The 6th Asia Pacific Triennial of Contemporary Art
2009.12.5 – 2010.4.5
Queensland Art Gallery, Gallery of Modern Art (Brisbane)
by Ozaki Tetsuya (ART iT)
Gallery of Modern Art
First staged in 1993 and being held for the sixth time, this festival, which specializes in art from the Asia-Pacific region, is showing signs of having reached maturity.
Unlike most international exhibitions, the Asia Pacific Triennial (APT) does not officially promote a particular theme. However, a theme can clearly be discerned from the video work by Tracey Moffatt and Gary Hilberg, for example. The title of the work is Other. This arguably has been the theme of APT since its inception.
This is not due solely to the fact that the host country, Australia, is an immigrant country. An understanding of different cultures and coexistence with others is an issue of global importance that goes beyond international borders and beyond the Asia-Pacific region. Moffat and Hilberg employ their trademark technique of montaging excerpts from movies of all ages and countries, but this time there is an emphasis on scenes of cross-cultural discord and acceptance and reconciliation, including the kiss scene with David Bowie and Sakamoto Ryuichi from Merry Christmas Mr. Lawrence. Whether the audience views this as ‘a reflection of reality’ or interprets it as ‘idealized fiction’ probably comes down to whether they are optimists or pessimists. Is water filled halfway to the top of a glass ‘still half remaining’ or ‘only half left’?
Tracey Moffatt and Gary Hillberg Other 2009 Video still Courtesy the artists
The same doubts could be raised about the number of participating countries. A total of 25 countries (represented by over 100 artists) are involved. These include not only Tibet and North Korea, but also Turkey and Iran, with work by collective sculptors from Vanuatu also included. It could be said that by gathering together in one place so many ‘others’, the organisers have given expression to the diversity of the region. At the same time, due to the sheer impossibility of bundling these artists together, the danger is that the ‘otherness’ of these ‘others’ is accentuated, resulting in an exhibition that appears disjointed and lacking in consistency.
However, such fears are probably groundless. This writer, at least, takes an optimistic view of the direction of APT. If pressed, I would have to admit to feeling slightly uncomfortable at the fact that the ‘artworks’ of the ‘sculptors’ from Vanuatu mentioned above as well as the ‘regional music’ of Pacific Reggae seemed not to fit entirely within the framework of contemporary art. It is not unimaginable that at a contemporary art exhibition like this held in Oceania, the decision to include such displays/performances was made out of affirmative action-like concerns. That said, ultimately I take an optimistic view of this, too – because it encourages people to question what ‘art’ in regions outside of Europe and North America really is. Says APT6 lead curator Suhanya Raffel, “We respect local art forms made according to local histories. We don’t impose a particular definition of what is contemporary.”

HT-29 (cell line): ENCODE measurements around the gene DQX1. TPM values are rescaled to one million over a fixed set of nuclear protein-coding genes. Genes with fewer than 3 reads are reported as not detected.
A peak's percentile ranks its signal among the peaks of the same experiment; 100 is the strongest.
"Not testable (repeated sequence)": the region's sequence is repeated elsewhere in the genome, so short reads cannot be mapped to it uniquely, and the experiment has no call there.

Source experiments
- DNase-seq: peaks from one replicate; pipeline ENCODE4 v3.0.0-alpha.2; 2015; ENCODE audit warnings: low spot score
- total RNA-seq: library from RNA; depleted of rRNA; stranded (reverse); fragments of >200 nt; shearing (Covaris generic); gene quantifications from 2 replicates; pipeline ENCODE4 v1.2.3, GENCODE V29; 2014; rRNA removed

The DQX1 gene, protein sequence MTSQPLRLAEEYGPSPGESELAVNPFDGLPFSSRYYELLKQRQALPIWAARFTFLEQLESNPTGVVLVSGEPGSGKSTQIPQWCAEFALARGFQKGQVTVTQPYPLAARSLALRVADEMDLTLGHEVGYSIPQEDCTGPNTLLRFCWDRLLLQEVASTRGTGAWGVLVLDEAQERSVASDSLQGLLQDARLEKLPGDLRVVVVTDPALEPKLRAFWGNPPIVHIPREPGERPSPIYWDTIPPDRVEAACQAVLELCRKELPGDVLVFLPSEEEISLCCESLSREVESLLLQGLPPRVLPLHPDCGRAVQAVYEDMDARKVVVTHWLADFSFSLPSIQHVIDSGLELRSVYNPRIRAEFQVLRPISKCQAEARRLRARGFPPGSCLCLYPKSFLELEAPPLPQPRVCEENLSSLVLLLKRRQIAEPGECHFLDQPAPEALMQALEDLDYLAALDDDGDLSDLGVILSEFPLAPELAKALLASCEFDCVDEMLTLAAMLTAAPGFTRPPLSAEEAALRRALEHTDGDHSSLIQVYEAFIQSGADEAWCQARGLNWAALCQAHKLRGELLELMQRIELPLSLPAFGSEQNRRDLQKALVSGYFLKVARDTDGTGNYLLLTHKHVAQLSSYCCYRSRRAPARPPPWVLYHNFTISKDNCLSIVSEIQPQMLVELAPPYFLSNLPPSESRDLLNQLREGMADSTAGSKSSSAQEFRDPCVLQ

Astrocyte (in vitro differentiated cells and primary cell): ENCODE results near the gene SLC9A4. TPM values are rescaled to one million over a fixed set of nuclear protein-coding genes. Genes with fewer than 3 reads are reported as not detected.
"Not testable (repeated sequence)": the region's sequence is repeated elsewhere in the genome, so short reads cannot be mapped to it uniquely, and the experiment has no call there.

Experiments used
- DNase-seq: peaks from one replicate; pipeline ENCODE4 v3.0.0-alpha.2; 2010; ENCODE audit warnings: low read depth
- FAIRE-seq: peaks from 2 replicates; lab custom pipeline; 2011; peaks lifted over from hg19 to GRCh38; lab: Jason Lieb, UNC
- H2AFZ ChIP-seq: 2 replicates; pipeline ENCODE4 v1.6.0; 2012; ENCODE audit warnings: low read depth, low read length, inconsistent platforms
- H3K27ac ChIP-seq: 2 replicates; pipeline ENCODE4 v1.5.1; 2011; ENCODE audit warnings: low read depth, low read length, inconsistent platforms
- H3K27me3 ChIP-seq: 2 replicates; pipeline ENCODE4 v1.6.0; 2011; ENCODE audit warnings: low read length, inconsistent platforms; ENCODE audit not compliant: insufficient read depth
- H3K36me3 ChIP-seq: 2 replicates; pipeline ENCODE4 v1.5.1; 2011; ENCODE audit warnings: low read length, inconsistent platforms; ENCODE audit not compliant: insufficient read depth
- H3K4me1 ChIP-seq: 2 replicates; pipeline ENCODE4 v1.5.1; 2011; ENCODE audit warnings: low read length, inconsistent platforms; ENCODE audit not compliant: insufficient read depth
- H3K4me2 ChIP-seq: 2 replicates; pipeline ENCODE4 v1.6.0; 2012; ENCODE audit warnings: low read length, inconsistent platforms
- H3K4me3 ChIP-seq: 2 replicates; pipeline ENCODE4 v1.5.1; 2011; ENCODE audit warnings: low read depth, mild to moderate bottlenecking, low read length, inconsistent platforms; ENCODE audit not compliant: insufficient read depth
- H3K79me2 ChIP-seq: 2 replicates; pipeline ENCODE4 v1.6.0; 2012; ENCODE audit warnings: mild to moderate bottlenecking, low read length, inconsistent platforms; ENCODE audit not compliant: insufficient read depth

The richness of the program for children, Kids’ APT, in which 17 artists participated, was also amazing. Entrance is free of charge, and the 260-page exhibition catalogue, which includes a CD, was well put together. One could describe it as a festival of the type that enlightens and promotes that has firmly established itself locally, an impression backed up by Raffel’s comment, “we are curating for our local audiences”. At the same time, this has inevitably led to criticism that there is little in way of anything ‘cutting edge’, although the impression one gains from the exhibition overall is that it is strong enough to brush aside such criticism.
Installation view of Kids’ APT
This is probably because experience and knowhow have been built up and passed down for a period of close to 20 years. Of course, a lot of this strength is also due to the almost extravagant approach in which the research period before the festival extends in some cases for as long as three years (in other words, even before the next festival has started, preparations are under way for the festival after that). According to Queensland Art Gallery guest curator Iida Shihoko, who has also worked on APT, “The results of the research are fully documented in the form of reports. The impression I got was that everything was carefully scrutinized from a curatorial perspective.” Commissioned works and purchase of artworks following the festival are not unusual. The skills in setting up displays are also of an extremely high level. The strong regional economy is certainly a contributing factor, but having said this other cities could certainly follow the example of the way this festival is put together.
From a personal perspective, the most moving thing at this year’s APT was the installation by Shooshie Sulaiman that was displayed discreetly on the very margins of the venue. It consisted of dozens of collages of found family photos over which Sulaiman had stuck items such as leaves and dead insects and added drawings using watercolors. Probably because the photographs were from Malaysia’s recent past, for most of the audience, for whom communal society is something unfamiliar, the subjects undoubtedly represent ‘the other’.
Even so, the viewer is able to experience a certain degree of nostalgia and empathy. Perhaps this is because regardless of the ‘otherness’ of the other, it is never ‘entirely’ the other. ‘The other’ also exists inside of us. It could even be that this ‘other’ fills more than half the cup.
Shooshie Sulaiman Masculine moth’s eye 2009 Paper, oil paint, photograph 6.9 x 8.9cm
Right: Installation view
Courtesy the artist
Iida Shihoko has written 14 detailed reports on APT on her ART iT blog at https://www.art-it.asia/u/ab_iidas/. Be sure to read them.